I have seen the future of highway finance and it works.
At a time when many state DOTs are struggling to properly maintain their existing highway infrastructure, Texas is creating a whole new paradigm of how to finance, build, and operate major highways. While few states probably would or could do anything as audacious as Gov. Rick Perry’s 4,000 miles of Trans-Texas Corridor, the state’s other innovations should all be transferable.
The new paradigm is based on several underlying principles. First, it is now declared policy in Texas to look first at tolling for all new limited-access highway projects. This is simply a recognition of reality. As explained on the TxDOT web-site, from 1990 to 2000 vehicle miles traveled in Texas grew by 41%, while lane miles increased a mere 3%. The result was congestion whose statewide cost is estimated at $45.6 billion over the decade. Since Texans don’t want massive gas-tax increases, the only other way to pay for major highway improvements is with tolls. And voters approved constitutional amendments to enable these new toll-friendly policies last fall by a 61% majority.
The second principle is that merely reducing the rate of increase in congestion is not sufficient. Article 19 of the Omnibus Transportation Bill (HB 3588) enacted last year requires the statewide transportation plan to include transportation measures designed to relieve congestion, with performance measures such as delay reductions and travel-time improvements. “This component must not be financially constrained,” says the statute. So the public must be informed what it will cost to reduce congestion, so that there can be real debate about projects that would serve that goal.
Third, Texas has embraced public-private partnerships and streamlined project delivery methods such as design-build. Called “comprehensive development agreements” in local lingo, their use at both state and regional level is intended to speed up project delivery, provide guarantees on cost and completion dates, shift some key risks to the private sector (and hence off the backs of taxpayers), and promote better life-cycle costing (so that projects are built better up front, even at higher cost, so as to reduce ongoing operating and maintenance costs over subsequent decades).
The Texas approach has been evolving over the past decade or so, spurred on by the success of the Harris County Toll Road Authority in Houston and the North Texas Turnpike Authority in Dallas. Legislation in 2001 generalized this approach, allowing for the creation of similar Regional Mobility Authorities in other metro areas, since all face similar problems of rapid growth but limited gas-tax revenues. The 2003 law, HB 3588, gave both the Texas Turnpike Authority Division of TxDOT and the RMAs new powers in toll revenue bonding, land acquisition, and enforcement of toll payment by motorists. One controversial provision, not yet used, permits TxDOT and RMAs to take over certain sections of currently non-tolled state highways and incorporate them into toll projects. It remains to be seen whether local political support can be generated for such conversions.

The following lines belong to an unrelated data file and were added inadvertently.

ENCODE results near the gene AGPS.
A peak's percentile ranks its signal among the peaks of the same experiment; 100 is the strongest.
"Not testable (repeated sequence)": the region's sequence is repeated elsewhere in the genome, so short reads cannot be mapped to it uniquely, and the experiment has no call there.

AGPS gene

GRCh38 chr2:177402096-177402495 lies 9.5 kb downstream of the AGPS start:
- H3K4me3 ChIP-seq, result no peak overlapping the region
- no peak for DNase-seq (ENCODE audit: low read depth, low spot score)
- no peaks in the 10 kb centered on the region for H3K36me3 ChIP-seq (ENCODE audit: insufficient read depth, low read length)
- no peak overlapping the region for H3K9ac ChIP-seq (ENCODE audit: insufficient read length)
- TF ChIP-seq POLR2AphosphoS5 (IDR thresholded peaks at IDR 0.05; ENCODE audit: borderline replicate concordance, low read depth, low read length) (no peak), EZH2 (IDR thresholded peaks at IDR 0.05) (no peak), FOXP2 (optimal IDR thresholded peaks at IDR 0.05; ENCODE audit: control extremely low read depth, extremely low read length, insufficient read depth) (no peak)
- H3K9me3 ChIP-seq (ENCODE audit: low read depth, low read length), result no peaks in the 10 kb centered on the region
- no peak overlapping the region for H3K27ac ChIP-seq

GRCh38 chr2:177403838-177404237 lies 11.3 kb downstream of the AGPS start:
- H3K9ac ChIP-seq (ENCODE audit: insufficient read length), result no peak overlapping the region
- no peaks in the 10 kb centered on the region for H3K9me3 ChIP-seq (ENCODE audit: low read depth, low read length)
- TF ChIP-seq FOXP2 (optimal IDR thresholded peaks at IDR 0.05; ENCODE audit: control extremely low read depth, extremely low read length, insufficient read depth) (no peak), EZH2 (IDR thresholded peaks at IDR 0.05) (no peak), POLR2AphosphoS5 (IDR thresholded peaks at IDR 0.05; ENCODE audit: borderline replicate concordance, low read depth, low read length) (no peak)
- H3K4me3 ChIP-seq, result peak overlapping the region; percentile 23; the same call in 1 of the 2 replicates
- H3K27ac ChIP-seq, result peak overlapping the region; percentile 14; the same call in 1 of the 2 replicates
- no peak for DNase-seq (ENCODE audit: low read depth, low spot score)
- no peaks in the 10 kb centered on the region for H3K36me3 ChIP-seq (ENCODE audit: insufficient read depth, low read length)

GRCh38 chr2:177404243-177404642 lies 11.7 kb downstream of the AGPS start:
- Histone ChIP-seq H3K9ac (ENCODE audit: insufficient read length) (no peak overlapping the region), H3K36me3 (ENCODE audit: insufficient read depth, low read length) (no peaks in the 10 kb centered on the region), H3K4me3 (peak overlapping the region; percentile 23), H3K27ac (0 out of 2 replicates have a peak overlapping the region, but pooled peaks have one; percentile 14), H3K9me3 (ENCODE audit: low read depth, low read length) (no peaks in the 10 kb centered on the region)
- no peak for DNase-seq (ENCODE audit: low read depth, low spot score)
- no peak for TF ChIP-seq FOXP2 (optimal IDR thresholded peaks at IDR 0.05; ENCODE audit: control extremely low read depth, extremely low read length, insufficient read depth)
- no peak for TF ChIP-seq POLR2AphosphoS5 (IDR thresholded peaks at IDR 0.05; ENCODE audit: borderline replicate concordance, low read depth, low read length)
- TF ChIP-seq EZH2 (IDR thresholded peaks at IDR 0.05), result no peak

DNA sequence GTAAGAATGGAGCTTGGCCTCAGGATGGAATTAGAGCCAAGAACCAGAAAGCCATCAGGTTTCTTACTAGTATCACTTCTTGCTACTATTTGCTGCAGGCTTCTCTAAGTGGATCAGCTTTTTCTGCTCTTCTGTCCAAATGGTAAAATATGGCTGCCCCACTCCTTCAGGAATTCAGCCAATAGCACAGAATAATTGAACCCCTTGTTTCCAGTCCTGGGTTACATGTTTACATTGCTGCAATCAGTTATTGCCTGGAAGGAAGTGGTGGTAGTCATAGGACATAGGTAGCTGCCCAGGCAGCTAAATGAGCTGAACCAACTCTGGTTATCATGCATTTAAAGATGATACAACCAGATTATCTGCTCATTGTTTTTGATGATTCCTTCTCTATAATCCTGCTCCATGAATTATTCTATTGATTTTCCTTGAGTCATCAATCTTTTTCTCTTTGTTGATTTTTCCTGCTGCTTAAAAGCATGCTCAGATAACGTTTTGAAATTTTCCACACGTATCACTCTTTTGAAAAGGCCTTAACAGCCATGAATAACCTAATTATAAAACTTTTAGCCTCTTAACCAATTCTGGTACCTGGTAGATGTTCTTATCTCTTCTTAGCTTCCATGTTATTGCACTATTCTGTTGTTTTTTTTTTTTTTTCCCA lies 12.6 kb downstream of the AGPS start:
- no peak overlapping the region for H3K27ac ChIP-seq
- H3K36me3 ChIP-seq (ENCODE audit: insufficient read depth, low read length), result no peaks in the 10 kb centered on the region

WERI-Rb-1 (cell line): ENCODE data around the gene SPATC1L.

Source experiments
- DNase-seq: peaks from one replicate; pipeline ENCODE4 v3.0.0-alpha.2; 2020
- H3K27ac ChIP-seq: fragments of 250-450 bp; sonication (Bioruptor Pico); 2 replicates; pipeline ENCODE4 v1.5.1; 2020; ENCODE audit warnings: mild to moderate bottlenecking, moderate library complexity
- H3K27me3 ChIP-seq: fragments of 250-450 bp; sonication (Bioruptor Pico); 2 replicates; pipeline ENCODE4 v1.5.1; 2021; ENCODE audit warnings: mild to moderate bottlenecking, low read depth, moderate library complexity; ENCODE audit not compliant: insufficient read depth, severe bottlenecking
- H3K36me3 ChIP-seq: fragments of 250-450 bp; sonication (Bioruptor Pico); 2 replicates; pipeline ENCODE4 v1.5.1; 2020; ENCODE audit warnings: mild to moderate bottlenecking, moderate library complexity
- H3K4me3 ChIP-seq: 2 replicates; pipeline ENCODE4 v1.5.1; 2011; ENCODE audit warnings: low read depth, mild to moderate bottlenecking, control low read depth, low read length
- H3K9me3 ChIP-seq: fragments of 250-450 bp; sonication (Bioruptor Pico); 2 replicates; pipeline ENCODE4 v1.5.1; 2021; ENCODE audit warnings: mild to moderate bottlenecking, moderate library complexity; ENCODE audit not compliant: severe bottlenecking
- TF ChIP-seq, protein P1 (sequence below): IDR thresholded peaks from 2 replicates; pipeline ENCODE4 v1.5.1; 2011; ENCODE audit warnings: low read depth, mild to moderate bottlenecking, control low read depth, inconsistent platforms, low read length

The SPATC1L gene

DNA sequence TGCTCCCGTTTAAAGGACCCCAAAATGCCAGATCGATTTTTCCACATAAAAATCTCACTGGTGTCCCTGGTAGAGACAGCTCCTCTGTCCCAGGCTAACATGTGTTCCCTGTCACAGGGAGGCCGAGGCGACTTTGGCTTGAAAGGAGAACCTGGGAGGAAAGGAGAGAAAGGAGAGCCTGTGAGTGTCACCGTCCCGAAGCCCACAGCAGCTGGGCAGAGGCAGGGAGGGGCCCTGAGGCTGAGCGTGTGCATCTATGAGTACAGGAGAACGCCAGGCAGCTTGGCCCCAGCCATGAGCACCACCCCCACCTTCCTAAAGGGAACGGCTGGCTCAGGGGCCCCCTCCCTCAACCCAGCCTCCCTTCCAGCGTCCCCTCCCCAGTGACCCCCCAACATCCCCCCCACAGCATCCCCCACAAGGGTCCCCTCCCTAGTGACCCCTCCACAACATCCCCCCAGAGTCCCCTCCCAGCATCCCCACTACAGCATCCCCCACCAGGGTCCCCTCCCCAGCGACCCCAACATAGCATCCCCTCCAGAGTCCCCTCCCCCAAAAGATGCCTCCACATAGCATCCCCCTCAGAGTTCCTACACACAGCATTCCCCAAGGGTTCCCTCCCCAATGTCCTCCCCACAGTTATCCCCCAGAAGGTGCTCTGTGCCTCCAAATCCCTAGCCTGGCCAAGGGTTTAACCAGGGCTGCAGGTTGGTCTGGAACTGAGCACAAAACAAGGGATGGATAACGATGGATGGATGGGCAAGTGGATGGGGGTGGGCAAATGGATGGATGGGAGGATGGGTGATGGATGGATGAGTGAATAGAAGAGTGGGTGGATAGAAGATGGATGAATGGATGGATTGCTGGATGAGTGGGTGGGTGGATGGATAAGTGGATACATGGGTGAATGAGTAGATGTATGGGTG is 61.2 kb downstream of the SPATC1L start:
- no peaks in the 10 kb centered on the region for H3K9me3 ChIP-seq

Land acquisition is often a big obstacle to new highway projects, so HB 3588 introduces two creative new approaches. First, the Texas Transportation Commission may purchase options for possible right of way for a project, before the final alignment has been determined. Second, TxDOT “may offer the owner of the property [needed for right of way] a percentage of the [toll] revenue associated with a particular segment of a turnpike, rather than a single fixed payment for the property.”
HB3588 and several other new laws also move away from the traditional focus on general-purpose lanes. Whether it’s the huge multi-modal Trans-Texas Corridor, state highways, or county highways, all are now legally authorized to designate certain lanes as restricted or specialized, enabling various kinds of Managed Lanes to be used where it makes sense to do so. This could facilitate the development of a statewide network of heavy-duty truck-only toll lanes able to handle the highly productive double- and triple-trailer rigs that are not allowed anywhere on federally aided highways in Texas under a 1991 federal freeze on truck sizes and weights. And it will also clear the way for the kind of regionwide networks of HOT or express toll lanes that are currently under study in both Dallas and Houston.
The new laws do a number of other things, such as creating a state infrastructure bank called the Texas Mobility Fund and permitting the state to issue a limited amount of GARVEE bonds backed by future federal highway revenues. Those can certainly help stitch together creative funding packages for specific projects. But they are relatively minor pieces of the overall new paradigm.
At a recent transportation finance conference in New York City, investment bankers lauded Texas as a model for other states, and I concur in that judgment. Texas Turnpike Authority Division director Phil Russell gave a very impressive presentation. Any transportation commission in a fast-growing state would benefit mightily by flying him in to give this presentation to its members. And TxDOT is doing a good job of educating public officials, opinion leaders, and the general public about its new approach. Check out the Resource Library at www.texastollways.com for their 2003 Transportation Short Course, which provides details on many of the points discussed above.
At a time when voters in other states are turning down tax increases by sizeable margins, the fact that Texas voters approved the new paradigm by almost two to one is impressive. I think we’ll be seeing adaptations of it in other states.
Robert W. Poole Jr. is director of transportation studies and founder of the Reason Foundation.